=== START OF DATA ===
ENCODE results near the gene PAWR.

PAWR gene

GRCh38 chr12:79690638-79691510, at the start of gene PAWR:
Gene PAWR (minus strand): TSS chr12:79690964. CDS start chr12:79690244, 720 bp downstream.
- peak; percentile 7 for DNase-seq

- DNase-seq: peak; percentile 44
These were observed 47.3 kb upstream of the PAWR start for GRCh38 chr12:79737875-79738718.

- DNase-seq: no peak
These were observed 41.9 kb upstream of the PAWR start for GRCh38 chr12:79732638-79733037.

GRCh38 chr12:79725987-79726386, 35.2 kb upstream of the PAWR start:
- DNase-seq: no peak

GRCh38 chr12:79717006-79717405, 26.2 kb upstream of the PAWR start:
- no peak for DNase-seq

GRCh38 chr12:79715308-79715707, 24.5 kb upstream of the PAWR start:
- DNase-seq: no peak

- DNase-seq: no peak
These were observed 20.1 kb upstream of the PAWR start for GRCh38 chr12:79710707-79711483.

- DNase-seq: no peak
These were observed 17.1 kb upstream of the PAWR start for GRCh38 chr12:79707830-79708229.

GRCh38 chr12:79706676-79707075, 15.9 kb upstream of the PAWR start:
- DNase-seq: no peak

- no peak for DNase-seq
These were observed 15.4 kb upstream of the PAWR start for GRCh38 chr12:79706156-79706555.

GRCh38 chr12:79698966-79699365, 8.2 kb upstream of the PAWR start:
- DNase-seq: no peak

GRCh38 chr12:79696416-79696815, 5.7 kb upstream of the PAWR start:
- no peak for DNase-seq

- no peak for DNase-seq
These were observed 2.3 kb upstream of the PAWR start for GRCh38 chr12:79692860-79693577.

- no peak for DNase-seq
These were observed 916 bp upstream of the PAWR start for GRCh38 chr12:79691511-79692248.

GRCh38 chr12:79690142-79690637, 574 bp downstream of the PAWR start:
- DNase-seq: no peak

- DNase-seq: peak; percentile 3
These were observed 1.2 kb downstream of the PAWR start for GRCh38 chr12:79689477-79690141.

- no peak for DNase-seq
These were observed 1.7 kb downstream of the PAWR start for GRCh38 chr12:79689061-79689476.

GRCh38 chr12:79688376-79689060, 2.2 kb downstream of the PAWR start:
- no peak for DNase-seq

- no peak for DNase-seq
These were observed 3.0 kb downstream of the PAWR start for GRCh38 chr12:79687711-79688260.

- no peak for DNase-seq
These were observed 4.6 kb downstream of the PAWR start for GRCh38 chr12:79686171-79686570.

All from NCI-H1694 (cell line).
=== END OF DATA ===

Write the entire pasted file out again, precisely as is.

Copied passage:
ENCODE results near the gene PAWR.

PAWR gene

GRCh38 chr12:79690638-79691510, at the start of gene PAWR:
Gene PAWR (minus strand): TSS chr12:79690964. CDS start chr12:79690244, 720 bp downstream.
- peak; percentile 7 for DNase-seq

- DNase-seq: peak; percentile 44
These were observed 47.3 kb upstream of the PAWR start for GRCh38 chr12:79737875-79738718.

- DNase-seq: no peak
These were observed 41.9 kb upstream of the PAWR start for GRCh38 chr12:79732638-79733037.

GRCh38 chr12:79725987-79726386, 35.2 kb upstream of the PAWR start:
- DNase-seq: no peak

GRCh38 chr12:79717006-79717405, 26.2 kb upstream of the PAWR start:
- no peak for DNase-seq

GRCh38 chr12:79715308-79715707, 24.5 kb upstream of the PAWR start:
- DNase-seq: no peak

- DNase-seq: no peak
These were observed 20.1 kb upstream of the PAWR start for GRCh38 chr12:79710707-79711483.

- DNase-seq: no peak
These were observed 17.1 kb upstream of the PAWR start for GRCh38 chr12:79707830-79708229.

GRCh38 chr12:79706676-79707075, 15.9 kb upstream of the PAWR start:
- DNase-seq: no peak

- no peak for DNase-seq
These were observed 15.4 kb upstream of the PAWR start for GRCh38 chr12:79706156-79706555.

GRCh38 chr12:79698966-79699365, 8.2 kb upstream of the PAWR start:
- DNase-seq: no peak

GRCh38 chr12:79696416-79696815, 5.7 kb upstream of the PAWR start:
- no peak for DNase-seq

- no peak for DNase-seq
These were observed 2.3 kb upstream of the PAWR start for GRCh38 chr12:79692860-79693577.

- no peak for DNase-seq
These were observed 916 bp upstream of the PAWR start for GRCh38 chr12:79691511-79692248.

GRCh38 chr12:79690142-79690637, 574 bp downstream of the PAWR start:
- DNase-seq: no peak

- DNase-seq: peak; percentile 3
These were observed 1.2 kb downstream of the PAWR start for GRCh38 chr12:79689477-79690141.

- no peak for DNase-seq
These were observed 1.7 kb downstream of the PAWR start for GRCh38 chr12:79689061-79689476.

GRCh38 chr12:79688376-79689060, 2.2 kb downstream of the PAWR start:
- no peak for DNase-seq

- no peak for DNase-seq
These were observed 3.0 kb downstream of the PAWR start for GRCh38 chr12:79687711-79688260.

- no peak for DNase-seq
These were observed 4.6 kb downstream of the PAWR start for GRCh38 chr12:79686171-79686570.

All from NCI-H1694 (cell line).